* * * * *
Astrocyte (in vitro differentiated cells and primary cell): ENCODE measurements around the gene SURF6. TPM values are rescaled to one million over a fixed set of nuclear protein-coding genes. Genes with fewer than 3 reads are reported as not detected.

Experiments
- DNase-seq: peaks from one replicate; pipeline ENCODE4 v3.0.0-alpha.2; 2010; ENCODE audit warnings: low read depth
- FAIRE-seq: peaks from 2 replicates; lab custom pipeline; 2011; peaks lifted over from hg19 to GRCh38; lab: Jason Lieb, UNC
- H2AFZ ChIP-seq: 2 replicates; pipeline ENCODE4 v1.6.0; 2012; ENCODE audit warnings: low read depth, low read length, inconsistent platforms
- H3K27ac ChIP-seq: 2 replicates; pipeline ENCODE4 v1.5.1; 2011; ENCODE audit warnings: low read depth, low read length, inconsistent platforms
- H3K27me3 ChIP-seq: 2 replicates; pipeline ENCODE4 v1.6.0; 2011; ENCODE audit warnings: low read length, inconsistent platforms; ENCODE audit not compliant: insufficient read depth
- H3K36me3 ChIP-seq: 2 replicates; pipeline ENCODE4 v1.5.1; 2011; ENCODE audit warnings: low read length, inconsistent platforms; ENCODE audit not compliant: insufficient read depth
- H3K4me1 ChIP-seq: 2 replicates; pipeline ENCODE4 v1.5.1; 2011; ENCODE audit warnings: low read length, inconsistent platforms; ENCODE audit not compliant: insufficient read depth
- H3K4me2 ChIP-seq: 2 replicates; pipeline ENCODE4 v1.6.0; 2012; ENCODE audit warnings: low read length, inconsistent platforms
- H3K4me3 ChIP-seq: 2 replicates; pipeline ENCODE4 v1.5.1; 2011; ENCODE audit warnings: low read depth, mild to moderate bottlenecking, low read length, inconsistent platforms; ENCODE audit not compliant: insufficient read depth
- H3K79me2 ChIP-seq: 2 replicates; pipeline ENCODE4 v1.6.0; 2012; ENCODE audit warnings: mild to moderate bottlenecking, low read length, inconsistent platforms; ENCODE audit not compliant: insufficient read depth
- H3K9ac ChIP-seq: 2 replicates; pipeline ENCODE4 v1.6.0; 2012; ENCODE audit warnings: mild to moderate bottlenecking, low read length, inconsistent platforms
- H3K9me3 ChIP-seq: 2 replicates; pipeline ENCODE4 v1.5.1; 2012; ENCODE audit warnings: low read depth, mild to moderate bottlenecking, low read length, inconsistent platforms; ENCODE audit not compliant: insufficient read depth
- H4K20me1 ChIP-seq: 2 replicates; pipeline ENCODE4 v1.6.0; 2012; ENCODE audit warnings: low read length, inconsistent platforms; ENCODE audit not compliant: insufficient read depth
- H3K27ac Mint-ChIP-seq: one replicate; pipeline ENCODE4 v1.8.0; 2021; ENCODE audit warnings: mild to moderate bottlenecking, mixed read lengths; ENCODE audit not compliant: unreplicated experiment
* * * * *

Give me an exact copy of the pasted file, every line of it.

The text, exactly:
Astrocyte (in vitro differentiated cells and primary cell): ENCODE measurements around the gene SURF6. TPM values are rescaled to one million over a fixed set of nuclear protein-coding genes. Genes with fewer than 3 reads are reported as not detected.

Experiments
- DNase-seq: peaks from one replicate; pipeline ENCODE4 v3.0.0-alpha.2; 2010; ENCODE audit warnings: low read depth
- FAIRE-seq: peaks from 2 replicates; lab custom pipeline; 2011; peaks lifted over from hg19 to GRCh38; lab: Jason Lieb, UNC
- H2AFZ ChIP-seq: 2 replicates; pipeline ENCODE4 v1.6.0; 2012; ENCODE audit warnings: low read depth, low read length, inconsistent platforms
- H3K27ac ChIP-seq: 2 replicates; pipeline ENCODE4 v1.5.1; 2011; ENCODE audit warnings: low read depth, low read length, inconsistent platforms
- H3K27me3 ChIP-seq: 2 replicates; pipeline ENCODE4 v1.6.0; 2011; ENCODE audit warnings: low read length, inconsistent platforms; ENCODE audit not compliant: insufficient read depth
- H3K36me3 ChIP-seq: 2 replicates; pipeline ENCODE4 v1.5.1; 2011; ENCODE audit warnings: low read length, inconsistent platforms; ENCODE audit not compliant: insufficient read depth
- H3K4me1 ChIP-seq: 2 replicates; pipeline ENCODE4 v1.5.1; 2011; ENCODE audit warnings: low read length, inconsistent platforms; ENCODE audit not compliant: insufficient read depth
- H3K4me2 ChIP-seq: 2 replicates; pipeline ENCODE4 v1.6.0; 2012; ENCODE audit warnings: low read length, inconsistent platforms
- H3K4me3 ChIP-seq: 2 replicates; pipeline ENCODE4 v1.5.1; 2011; ENCODE audit warnings: low read depth, mild to moderate bottlenecking, low read length, inconsistent platforms; ENCODE audit not compliant: insufficient read depth
- H3K79me2 ChIP-seq: 2 replicates; pipeline ENCODE4 v1.6.0; 2012; ENCODE audit warnings: mild to moderate bottlenecking, low read length, inconsistent platforms; ENCODE audit not compliant: insufficient read depth
- H3K9ac ChIP-seq: 2 replicates; pipeline ENCODE4 v1.6.0; 2012; ENCODE audit warnings: mild to moderate bottlenecking, low read length, inconsistent platforms
- H3K9me3 ChIP-seq: 2 replicates; pipeline ENCODE4 v1.5.1; 2012; ENCODE audit warnings: low read depth, mild to moderate bottlenecking, low read length, inconsistent platforms; ENCODE audit not compliant: insufficient read depth
- H4K20me1 ChIP-seq: 2 replicates; pipeline ENCODE4 v1.6.0; 2012; ENCODE audit warnings: low read length, inconsistent platforms; ENCODE audit not compliant: insufficient read depth
- H3K27ac Mint-ChIP-seq: one replicate; pipeline ENCODE4 v1.8.0; 2021; ENCODE audit warnings: mild to moderate bottlenecking, mixed read lengths; ENCODE audit not compliant: unreplicated experiment